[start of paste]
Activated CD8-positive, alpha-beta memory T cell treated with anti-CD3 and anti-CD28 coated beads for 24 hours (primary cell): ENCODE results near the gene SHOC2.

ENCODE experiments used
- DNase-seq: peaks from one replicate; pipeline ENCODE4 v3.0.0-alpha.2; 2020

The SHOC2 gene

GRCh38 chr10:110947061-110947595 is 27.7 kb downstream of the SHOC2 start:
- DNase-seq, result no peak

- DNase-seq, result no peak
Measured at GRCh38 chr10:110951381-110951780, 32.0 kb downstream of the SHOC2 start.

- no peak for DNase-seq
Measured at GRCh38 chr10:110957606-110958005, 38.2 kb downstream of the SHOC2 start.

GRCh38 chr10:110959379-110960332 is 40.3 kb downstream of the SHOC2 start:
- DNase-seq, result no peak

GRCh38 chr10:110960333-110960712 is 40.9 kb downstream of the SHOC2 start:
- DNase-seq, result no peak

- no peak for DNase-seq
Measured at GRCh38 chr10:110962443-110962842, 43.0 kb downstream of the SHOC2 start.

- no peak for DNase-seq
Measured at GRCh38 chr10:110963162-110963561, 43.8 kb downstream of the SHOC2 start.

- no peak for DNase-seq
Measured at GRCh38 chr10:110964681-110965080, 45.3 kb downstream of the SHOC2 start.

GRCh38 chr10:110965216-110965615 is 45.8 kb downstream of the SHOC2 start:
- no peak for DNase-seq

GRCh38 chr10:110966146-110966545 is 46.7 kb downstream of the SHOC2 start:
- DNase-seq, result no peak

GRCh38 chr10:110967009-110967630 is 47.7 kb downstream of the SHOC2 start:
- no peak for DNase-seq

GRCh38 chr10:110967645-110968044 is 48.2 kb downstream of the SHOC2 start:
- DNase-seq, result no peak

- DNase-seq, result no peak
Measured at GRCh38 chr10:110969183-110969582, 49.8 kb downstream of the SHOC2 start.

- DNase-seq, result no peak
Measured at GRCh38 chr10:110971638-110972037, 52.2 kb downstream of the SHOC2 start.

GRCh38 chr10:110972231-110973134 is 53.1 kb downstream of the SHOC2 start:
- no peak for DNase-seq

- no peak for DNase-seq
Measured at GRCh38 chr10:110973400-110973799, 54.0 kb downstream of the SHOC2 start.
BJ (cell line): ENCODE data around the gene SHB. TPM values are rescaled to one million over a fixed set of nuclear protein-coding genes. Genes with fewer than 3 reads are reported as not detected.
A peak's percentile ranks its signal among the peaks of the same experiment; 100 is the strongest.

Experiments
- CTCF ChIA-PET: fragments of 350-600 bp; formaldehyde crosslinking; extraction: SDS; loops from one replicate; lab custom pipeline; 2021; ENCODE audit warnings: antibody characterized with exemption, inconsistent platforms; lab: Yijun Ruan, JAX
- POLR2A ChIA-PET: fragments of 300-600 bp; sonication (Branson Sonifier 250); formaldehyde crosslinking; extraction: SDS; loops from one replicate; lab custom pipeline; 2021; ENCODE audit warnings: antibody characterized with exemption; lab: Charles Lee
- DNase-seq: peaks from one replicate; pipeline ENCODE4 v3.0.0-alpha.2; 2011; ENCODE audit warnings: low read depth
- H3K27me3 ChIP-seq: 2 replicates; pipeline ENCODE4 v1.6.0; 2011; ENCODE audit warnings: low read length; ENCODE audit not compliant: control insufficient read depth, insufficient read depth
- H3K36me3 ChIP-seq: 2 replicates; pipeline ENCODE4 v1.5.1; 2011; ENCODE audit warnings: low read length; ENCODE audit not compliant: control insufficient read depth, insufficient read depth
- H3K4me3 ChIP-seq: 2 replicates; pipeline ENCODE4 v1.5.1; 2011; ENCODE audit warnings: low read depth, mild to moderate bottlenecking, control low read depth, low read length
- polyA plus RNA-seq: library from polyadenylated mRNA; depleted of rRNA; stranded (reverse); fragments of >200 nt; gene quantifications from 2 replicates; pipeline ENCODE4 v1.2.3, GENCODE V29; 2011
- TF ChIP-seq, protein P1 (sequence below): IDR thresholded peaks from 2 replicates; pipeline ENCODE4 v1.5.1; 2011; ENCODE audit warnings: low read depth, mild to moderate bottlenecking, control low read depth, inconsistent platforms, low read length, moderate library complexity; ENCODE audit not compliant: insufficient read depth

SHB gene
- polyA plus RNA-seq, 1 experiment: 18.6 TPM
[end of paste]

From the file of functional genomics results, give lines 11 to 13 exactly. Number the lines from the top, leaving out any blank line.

GRCh38 chr10:110959379-110960332 is 40.3 kb downstream of the SHOC2 start:
- DNase-seq, result no peak

GRCh38 chr10:110960333-110960712 is 40.9 kb downstream of the SHOC2 start: